On the outside, the LS460's exterior may be unassuming, but the Equus' freshened sheetmetal just looks anonymous. For 2014, it got a slightly refreshed front and rear plus new side mirrors, and it still looks vaguely like an older Mercedes S-Class. I'm a fan of the Equus' attractive proportions, chiseled lines, and the new "turbine" wheels, but there are some definite misses: On the tester I drove, a front-view camera hanging from the grille was an unwelcome proboscis, and the winged badge was downright cryptozoological. The name itself will still make drama majors uneasy, and typographers might wonder why it's spelled out in a generic serif font.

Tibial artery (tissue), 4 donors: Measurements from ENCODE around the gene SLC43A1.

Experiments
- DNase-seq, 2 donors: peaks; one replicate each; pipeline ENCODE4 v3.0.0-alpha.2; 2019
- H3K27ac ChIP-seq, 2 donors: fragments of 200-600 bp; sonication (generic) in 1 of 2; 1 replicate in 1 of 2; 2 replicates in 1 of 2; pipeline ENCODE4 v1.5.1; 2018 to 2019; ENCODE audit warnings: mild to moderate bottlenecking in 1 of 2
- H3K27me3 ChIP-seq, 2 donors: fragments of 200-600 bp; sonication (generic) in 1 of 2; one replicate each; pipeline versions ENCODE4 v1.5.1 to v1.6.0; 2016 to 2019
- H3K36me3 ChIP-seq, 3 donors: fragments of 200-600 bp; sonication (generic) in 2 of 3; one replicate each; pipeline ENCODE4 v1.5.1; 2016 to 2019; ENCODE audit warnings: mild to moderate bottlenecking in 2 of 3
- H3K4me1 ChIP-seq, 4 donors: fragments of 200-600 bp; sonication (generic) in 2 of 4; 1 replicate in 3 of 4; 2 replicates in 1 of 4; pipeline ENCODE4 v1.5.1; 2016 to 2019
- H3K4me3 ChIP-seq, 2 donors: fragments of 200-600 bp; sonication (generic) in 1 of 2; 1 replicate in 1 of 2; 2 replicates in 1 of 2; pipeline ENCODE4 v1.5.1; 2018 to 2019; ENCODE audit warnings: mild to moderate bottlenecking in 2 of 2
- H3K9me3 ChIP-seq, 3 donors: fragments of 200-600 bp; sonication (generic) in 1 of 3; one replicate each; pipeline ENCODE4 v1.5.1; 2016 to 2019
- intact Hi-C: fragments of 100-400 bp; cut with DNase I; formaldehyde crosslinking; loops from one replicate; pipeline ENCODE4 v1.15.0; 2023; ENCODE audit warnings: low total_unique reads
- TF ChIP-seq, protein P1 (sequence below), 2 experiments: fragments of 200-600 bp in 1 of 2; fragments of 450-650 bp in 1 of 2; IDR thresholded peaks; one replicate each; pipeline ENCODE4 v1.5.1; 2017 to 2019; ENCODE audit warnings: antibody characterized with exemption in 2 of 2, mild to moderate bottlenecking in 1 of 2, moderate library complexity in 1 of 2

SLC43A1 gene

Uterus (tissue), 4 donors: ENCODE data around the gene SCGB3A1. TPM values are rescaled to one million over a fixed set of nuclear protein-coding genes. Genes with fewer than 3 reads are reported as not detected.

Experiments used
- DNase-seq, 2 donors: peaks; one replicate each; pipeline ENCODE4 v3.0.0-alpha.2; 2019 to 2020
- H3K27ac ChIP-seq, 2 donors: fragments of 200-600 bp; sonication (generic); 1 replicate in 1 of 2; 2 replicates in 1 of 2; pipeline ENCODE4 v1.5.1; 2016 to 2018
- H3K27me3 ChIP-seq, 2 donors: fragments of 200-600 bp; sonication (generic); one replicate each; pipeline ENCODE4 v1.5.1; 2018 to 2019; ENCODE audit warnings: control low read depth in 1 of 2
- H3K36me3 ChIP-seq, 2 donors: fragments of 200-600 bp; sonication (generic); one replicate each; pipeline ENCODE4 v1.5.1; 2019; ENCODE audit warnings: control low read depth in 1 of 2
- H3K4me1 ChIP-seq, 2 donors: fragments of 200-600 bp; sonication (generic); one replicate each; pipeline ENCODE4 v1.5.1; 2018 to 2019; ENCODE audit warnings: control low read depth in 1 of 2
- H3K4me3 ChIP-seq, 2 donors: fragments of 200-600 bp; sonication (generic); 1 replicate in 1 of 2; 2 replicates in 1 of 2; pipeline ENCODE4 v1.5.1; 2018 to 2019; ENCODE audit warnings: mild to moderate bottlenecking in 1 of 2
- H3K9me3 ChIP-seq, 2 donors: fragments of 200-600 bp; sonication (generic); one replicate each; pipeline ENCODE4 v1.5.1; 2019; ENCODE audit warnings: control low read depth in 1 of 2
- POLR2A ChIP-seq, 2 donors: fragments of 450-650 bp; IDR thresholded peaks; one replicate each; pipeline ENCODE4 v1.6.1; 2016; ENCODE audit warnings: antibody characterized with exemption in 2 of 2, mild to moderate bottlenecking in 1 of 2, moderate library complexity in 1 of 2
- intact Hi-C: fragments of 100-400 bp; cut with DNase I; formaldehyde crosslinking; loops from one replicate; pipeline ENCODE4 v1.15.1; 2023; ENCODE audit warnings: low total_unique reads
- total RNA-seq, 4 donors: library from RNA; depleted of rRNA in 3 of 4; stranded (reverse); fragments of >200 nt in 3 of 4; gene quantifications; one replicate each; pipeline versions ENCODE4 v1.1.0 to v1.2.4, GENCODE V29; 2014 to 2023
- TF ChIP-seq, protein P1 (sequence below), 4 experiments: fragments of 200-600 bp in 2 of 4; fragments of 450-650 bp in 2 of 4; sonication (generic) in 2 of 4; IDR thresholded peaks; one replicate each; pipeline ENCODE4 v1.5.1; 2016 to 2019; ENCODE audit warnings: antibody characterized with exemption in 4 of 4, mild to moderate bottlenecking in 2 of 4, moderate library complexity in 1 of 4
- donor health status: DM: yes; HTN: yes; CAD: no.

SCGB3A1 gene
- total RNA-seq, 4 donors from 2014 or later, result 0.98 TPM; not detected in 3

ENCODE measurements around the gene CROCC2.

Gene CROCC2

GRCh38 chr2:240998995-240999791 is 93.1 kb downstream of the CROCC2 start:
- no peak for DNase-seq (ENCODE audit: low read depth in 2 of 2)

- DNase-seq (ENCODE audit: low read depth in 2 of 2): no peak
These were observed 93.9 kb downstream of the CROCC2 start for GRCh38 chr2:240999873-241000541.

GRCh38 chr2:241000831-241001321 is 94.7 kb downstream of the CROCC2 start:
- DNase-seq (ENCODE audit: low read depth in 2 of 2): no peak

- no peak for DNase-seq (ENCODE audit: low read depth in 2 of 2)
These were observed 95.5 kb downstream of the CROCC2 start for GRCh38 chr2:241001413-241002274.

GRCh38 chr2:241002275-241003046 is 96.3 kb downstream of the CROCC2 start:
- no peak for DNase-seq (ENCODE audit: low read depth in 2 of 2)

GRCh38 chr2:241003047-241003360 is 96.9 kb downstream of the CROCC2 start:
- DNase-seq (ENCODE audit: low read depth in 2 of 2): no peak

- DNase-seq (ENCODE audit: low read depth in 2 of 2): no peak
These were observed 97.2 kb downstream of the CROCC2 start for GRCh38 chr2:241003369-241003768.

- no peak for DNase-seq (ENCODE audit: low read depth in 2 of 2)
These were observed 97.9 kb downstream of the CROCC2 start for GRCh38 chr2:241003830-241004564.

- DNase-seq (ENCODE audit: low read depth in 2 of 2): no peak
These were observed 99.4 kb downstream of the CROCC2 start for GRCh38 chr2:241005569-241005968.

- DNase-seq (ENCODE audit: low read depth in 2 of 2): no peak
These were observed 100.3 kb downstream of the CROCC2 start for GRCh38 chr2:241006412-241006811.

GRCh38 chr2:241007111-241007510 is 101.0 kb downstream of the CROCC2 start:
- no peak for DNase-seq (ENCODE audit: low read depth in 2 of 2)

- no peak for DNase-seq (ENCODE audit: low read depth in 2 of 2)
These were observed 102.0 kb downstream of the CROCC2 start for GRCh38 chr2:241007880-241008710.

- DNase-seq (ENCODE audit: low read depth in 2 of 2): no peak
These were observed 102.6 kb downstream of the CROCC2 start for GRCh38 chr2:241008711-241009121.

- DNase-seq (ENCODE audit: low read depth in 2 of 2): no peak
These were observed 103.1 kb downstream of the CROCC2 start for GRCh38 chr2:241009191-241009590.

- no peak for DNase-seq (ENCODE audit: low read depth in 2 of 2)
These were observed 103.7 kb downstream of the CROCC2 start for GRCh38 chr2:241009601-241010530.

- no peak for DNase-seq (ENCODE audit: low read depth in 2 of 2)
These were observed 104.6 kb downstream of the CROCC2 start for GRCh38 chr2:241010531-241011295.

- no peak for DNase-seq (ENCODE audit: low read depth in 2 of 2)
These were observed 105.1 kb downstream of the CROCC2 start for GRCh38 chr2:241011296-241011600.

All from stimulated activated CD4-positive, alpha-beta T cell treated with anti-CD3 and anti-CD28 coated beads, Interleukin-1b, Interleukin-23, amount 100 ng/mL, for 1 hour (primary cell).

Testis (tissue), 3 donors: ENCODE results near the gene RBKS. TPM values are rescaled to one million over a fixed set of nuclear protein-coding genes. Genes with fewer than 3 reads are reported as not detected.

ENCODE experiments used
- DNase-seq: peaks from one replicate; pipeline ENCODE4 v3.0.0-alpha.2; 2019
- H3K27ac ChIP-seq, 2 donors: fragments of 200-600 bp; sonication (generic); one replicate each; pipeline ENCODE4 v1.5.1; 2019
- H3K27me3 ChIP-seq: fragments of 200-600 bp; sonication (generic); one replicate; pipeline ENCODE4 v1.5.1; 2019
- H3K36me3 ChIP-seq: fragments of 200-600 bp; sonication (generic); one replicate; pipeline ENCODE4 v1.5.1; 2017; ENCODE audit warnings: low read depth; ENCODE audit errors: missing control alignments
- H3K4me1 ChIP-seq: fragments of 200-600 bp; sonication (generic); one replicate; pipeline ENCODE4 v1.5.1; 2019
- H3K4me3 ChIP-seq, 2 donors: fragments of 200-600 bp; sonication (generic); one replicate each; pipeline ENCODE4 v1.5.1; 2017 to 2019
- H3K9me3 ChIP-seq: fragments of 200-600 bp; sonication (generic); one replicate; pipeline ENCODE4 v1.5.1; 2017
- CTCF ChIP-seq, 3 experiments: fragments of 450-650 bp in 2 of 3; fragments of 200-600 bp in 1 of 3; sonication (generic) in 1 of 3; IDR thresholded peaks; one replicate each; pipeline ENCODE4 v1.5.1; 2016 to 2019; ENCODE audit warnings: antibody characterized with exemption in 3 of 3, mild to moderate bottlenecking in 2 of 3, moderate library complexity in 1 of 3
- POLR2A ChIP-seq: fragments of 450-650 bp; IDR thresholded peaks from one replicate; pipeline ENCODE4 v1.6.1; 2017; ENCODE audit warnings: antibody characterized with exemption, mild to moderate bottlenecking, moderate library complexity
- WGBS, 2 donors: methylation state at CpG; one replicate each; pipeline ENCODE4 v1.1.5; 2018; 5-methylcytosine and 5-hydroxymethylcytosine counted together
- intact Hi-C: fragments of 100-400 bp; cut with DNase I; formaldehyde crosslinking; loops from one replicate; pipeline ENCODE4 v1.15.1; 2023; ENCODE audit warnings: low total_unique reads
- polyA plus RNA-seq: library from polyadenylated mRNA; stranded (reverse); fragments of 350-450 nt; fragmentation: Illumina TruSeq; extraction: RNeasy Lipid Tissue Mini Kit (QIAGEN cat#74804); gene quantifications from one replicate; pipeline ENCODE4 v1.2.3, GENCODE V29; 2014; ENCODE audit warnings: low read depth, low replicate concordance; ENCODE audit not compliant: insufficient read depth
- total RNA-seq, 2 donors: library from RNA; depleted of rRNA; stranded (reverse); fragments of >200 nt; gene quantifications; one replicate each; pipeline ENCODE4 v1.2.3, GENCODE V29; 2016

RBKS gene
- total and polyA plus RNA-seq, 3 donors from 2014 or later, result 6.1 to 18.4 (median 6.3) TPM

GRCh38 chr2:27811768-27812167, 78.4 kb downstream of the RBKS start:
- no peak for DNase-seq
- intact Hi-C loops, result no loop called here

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A gap in the dashboard

Inside, both the Lexus and Hyundai are welcome sanctuaries, but the Equus lacks Lexus-level refinement. For instance, a maddening, small gap between panels interrupts the flow of the Equus' wooden dash, and a few hard plastic touch points cheapen the whole feel. Lexus has an excellent—albeit pricey—infotainment system, while Hyundai's lacks apps and internet connectivity. In fact, aside from an optional heads-up display, more customizable options, and standard BlueLink and Connected Care telematics services, the tech is nearly identical to what you could get in a well-equipped Elantra.

Service is still a strong point for the Equus. Though owners don't get a free iPad anymore, they do get three years or 36,000 miles of free maintenance, and they never have to step foot in a dealership. Schedule maintenance or a repair through BlueLink and a valet will whisk your car from your home or office, replacing it with a complimentary loaner until your Equus is ready.